IN SEARCH OF A 14FT–16FT FOOT CLINKER BOAT in any condition. Must have an inboard shaft. Contact Brian at 250-268-0227
DOWNTOWN LADYSMITH APARTMENT. Newer, 2nd ﬂoor, fully furnished, open-concept design. Large master bedroom with queen, 10ft closets, linens and kitchen wares included. $1,795 per month, includes utilities. Available April 1. Call 604-880-2538.
EMPRESS ACRES LITTLE FARM STORE. Pasture-raised: roasting chickens endMarch; pork sides-sale at $4.90/lb; comfort food boxes, specialty sausages, bacon, ind. cuts, eggs, vegetables & more; open 7 days/ wk; 2974 Haslam Rd. www.empressacres. ca. Email email@example.com; for pork sides & boxes, call or text Simon at 604-578-0646
TAKE 5 offers non-profits discount rates to help promote their events. firstname.lastname@example.org
DUPLICATE BRIDGE. Join us at the Cedar Heritage Centre, 1644 Macmillan Rd., Cedar, on Tuesdays at 12:45pm. Cost $5 per session. Everyone welcome; come alone or with a partner. Info 250-390-3773.
CRAFT FAIR. Every Sunday Carol’s Artisans: wood turned pens, quilting, woodworking, amazing sewing and knitting, interchangeable jewelry, hats, pottery, preserves, jams and MORE. 13467 Cedar Rd. 10am–3pm. New vendors welcome. Contact email@example.com.
HEALTH & WELLNESS
TAI CHI for mental & physical health. Beginner class Monday mornings. Ongoing class every Wednesday morning. For class time and location and more information, visit www.taichinanaimo. org or call Sara 250-245-1466.
HEALTH CARE ASSISTANT with over 20 years experience available to provide care aid, palliative care, home help, run errands, drive to appointments, gardening and cleaning. Text or leave a message. Jan @ 250 701 2909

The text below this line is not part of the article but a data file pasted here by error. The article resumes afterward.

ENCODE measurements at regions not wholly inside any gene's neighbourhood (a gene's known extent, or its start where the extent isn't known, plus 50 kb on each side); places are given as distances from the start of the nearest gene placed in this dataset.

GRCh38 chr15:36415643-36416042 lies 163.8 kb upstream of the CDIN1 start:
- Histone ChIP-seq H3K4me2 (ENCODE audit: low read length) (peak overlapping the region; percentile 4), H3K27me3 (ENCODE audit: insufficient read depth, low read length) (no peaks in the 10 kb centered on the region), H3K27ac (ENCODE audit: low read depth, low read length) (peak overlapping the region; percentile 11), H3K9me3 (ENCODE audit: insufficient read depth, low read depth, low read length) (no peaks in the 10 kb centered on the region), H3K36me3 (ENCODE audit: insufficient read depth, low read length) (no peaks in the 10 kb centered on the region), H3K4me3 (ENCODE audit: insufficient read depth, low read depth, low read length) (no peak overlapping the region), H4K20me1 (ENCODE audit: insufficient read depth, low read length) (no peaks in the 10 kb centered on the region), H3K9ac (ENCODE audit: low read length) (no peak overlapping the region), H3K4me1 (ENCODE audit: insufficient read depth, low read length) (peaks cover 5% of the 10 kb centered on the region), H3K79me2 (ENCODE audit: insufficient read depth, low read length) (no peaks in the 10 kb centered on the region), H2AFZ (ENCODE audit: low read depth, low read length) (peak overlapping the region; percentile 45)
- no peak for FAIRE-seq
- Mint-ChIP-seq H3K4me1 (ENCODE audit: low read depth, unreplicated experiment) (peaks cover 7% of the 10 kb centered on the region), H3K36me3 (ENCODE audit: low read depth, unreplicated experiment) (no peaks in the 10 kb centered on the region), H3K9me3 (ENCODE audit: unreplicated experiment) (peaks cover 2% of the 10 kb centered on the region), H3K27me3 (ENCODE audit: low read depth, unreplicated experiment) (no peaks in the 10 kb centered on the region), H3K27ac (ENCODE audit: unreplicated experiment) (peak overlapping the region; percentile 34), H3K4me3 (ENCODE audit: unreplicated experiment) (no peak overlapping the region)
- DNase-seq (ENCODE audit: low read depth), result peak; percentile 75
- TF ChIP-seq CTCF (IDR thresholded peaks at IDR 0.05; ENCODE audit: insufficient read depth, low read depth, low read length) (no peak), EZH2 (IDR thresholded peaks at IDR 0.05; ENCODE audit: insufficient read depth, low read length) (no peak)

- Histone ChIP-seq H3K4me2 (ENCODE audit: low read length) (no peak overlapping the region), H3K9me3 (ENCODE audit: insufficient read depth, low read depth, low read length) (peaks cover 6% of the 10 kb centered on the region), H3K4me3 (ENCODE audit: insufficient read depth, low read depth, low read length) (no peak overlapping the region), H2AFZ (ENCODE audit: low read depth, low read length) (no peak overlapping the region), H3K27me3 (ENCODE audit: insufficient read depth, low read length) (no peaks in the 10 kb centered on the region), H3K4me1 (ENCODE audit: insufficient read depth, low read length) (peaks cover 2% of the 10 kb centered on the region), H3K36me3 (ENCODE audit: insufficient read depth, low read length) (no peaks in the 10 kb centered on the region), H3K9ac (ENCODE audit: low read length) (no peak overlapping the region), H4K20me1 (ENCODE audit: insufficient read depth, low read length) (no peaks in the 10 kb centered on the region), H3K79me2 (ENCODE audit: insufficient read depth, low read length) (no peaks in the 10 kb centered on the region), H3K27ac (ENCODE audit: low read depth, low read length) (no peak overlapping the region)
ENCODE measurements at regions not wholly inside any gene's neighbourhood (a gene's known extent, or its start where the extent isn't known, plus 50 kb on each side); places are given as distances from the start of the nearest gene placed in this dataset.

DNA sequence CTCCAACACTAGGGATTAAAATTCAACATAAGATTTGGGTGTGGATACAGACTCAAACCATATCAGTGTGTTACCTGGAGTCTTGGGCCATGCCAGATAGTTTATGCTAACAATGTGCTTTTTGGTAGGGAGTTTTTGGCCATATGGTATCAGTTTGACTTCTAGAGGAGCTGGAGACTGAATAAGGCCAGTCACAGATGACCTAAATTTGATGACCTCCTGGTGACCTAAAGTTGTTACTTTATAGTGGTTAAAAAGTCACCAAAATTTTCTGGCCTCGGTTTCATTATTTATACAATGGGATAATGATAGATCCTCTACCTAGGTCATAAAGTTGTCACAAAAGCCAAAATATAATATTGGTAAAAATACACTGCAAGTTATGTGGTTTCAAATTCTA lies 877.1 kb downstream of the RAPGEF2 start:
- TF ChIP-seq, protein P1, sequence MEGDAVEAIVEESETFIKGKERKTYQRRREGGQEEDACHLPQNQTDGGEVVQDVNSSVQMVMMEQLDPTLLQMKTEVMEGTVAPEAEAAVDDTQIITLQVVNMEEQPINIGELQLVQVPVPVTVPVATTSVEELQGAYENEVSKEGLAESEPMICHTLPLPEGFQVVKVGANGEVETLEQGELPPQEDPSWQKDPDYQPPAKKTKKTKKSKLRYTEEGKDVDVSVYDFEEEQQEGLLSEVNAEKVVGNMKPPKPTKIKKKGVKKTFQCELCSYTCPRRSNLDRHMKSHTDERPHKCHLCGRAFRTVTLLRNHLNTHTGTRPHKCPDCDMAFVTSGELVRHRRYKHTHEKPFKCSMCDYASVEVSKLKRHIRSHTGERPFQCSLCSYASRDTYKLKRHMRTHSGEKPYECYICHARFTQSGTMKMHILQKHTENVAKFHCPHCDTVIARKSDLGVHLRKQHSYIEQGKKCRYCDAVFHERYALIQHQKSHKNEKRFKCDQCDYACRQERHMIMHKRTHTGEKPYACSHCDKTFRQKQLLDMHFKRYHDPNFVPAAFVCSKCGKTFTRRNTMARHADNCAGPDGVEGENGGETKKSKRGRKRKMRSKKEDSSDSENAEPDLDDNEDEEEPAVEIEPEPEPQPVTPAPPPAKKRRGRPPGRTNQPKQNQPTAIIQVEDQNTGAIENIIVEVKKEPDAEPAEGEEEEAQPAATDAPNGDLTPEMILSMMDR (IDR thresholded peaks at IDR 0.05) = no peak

I CAN EDIT. Copy editing, proofreading, structural editing and more. Fiction or nonfiction, web content and eBook prep. For more information, firstname.lastname@example.org.
EVENT PLANNING. Do you have an event coming up and need someone to plan, organize and take care of all the details? Experience with non-profits, businesses and personal events. Certified event planner. Contact Elly at email@example.com.
HOME & YARD
KB HANDYMAN AND YARD WORKS. Minor carpentry work, decks, fences, power washing, tree pruning, yard clean up, lawn fertilizing, mowing. Seniors discount. Contact Karl kbhandymanandyardworks@ gmail.com or 250-714-2738.
ALL ACRES providing all aspects of tree work. Pruning, falling, hedging, dangerous tree removal. Fully insured. Professional work at reasonable rates. Call 250-246-1265.
MAKE IT NICE qualified, experienced, gardening and small fruit tree pruning. Available for private, residential gardens. Please call 250-754-9346.
CONCRETE RESULTS. Foundations, retaining walls, patios, driveways, walks and stairs. Full forming and finishing. 40 years’ experience. Email Gord at concreteresults@ live.com.